WikiLeaks founder Julian Assange’s bizarre bid for political asylum in Ecuador’s embassy in London has claimed headlines everywhere. However, it has also obscured an important truth: Last month’s decision by the United Kingdom’s Supreme Court that Assange should be extradited to Sweden to face allegations of sexual crimes was the only possible decision that the court could have taken. The alternative – to reject the European Arrest Warrant issued by Swedish authorities – would have signaled distrust of Sweden’s legal system, which would have been unfair.
Whatever one’s sentiments about Assange and the claims that he has made in trying to secure asylum in Ecuador, let us be very clear: Sweden is a Rechtstaat – a state governed by the rule of law – in every sense. The Swedish court system is characterized by predictability, fairness, humanism and high professional quality. These are facts.
Yet this description fits poorly with the image of the Swedish legal system that has dominated the public debate since the allegations against Assange, namely that he raped or sexually assaulted two different women, became public. Indeed, Assange and his supporters have portrayed Sweden’s legal system as a wilderness of injustice and of political corruption.
This caricature has become a problem for Sweden. When influential people – for instance the filmmaker Michael Moore, the American feminist Naomi Wolf, the British journalist John Pilger and many others – launch attacks on the Swedish legal system, it affects the country’s democratic reputation. And, unfortunately, the caricature has been allowed to dominate impressions of Sweden, because representatives of its legal system and other Swedish experts have failed to provide a more accurate picture of reality.
When I travel abroad and meet lawyers interested in the Assange case (and they are many), I get asked the most incredible questions about Sweden’s legal system. Is it true that men are convicted of rape in Sweden on the sole basis of a woman’s allegations? Is it rape in Sweden when a condom breaks? Is it correct that Swedish judges contact the United States Justice Department before passing judgment in what are considered politically sensitive cases?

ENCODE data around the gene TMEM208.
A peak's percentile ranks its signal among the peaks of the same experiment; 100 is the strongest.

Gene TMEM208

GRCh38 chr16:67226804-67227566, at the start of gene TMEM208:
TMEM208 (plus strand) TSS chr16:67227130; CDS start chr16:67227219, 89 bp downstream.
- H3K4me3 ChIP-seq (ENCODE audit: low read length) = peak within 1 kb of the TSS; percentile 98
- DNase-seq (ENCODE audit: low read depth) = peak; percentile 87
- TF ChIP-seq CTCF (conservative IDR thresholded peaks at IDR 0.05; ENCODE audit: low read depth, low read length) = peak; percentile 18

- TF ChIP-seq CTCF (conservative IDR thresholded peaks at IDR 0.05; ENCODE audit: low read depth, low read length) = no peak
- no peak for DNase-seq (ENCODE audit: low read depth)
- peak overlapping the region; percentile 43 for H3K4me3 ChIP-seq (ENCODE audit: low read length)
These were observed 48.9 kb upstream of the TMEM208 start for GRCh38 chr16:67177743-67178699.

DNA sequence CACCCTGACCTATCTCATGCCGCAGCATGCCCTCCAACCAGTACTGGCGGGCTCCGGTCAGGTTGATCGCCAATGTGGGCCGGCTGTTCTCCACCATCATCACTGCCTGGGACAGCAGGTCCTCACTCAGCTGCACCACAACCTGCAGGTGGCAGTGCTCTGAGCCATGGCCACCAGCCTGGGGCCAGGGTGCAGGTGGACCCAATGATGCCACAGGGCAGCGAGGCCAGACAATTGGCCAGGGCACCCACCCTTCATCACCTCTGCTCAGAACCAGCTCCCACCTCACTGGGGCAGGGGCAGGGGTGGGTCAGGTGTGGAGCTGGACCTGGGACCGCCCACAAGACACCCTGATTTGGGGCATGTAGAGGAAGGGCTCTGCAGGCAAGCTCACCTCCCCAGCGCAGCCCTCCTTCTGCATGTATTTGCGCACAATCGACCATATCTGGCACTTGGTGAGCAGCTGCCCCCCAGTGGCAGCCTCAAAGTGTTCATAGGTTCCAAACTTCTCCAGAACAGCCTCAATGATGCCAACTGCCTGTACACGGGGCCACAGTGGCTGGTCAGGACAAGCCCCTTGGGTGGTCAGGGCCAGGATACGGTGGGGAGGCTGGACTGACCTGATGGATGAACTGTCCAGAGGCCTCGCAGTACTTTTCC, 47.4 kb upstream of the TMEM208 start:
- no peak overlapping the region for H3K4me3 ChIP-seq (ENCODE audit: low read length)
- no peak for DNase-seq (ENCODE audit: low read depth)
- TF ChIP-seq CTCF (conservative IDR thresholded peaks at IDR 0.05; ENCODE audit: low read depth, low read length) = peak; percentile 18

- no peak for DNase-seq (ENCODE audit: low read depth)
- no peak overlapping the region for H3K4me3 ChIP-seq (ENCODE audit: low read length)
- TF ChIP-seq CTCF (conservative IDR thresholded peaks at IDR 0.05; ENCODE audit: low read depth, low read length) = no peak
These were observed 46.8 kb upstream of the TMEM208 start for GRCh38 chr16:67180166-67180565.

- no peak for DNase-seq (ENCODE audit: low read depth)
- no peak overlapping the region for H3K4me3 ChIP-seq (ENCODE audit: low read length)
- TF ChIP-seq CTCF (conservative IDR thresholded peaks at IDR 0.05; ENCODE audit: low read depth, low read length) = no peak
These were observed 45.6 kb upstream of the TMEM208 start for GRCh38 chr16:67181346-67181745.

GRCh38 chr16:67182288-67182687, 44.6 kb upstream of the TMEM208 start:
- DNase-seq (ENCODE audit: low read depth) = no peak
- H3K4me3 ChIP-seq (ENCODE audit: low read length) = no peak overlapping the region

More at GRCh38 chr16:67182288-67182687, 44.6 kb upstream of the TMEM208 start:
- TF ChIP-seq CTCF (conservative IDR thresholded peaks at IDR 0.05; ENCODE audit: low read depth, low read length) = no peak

The list goes on. Did the Swedish prosecutor-general meet with representatives of the U.S. Embassy before the European Arrest Warrant in the Assange case was issued? Are Swedish judges selected by political appointment? Is it true that official Sweden is steeped in feminist ideology, and that Swedish public servants are taught that women never lie? Will the Swedish police put Assange on a plane to Guantanamo Bay as soon as he arrives in Stockholm?
The answer to all of these questions is “no,” though a couple of them point to half-truths. Let me return to these later on. Before doing so, however, let us recall what actually happened in the Assange case.
Assange came to Sweden in 2010 as a spokesperson for WikiLeaks. Ironically, one of the reasons for his visit was Sweden’s good legal reputation. Assange came to investigate whether WikiLeaks could benefit from the unique protection afforded to sources of information under the country’s constitutional free-speech guarantees.
During Assange’s stay, two events occurred that led to accusations against him for sexual assault against two women. Before Assange was interrogated, he left the country. He then refused to return to Sweden, starting an almost two-year process to extradite him.
The British Supreme Court’s decision means only that Assange will be transferred to Sweden for interrogation. It does not mean that he will be tried, or even charged. It is entirely possible that he will be transferred to Sweden, questioned, and released if the Swedish authorities find that there are insufficient grounds for his prosecution. It is impossible – and that is the way that it should be – to predict how the case will unfold.
What we do know is that Assange will receive fair treatment by Swedish legal institutions. And, yes, their respect for the rule of law extends to accusations of sexual offenses. As recently as a few years ago, the Swedish Supreme Court explicitly ruled that the same high standard of proof applied to other criminal allegations are to be applied in cases of suspected rape.
Similar criticisms of the Swedish legal system are based largely on myths and misconceptions. The framework of Sweden’s criminal law with respect to sexual offenses is no different than that in most other countries. I will not be sentenced for rape if my condom breaks during a sexual act. But like in many other countries, I can be convicted of rape if I have sex with a sleeping or unconscious person, which is one of the accusations that has been leveled against Assange.
The Swedish judges who may preside if Assange is brought to trial will not take orders from any government agencies, and they will not be influenced by pressure from outside. Corruption in the Swedish judiciary is extremely low. We do have politically appointed laypersons as judges (similar to jurors) – a system about which I am critical – but they do not act as politicians in their judicial function. In fact studies suggest that their political beliefs do not influence their judgments at all.
Finally, no, the Swedish police will not place Assange on a CIA-chartered plane as soon as he arrived at Stockholm airport. They, like all other authorities in Sweden, will discharge their duties according to the law.
Marten Schultz is a professor of law at Stockholm University. THE DAILY STAR publishes this commentary in collaboration with Project Syndicate © (www.project-syndicate.org).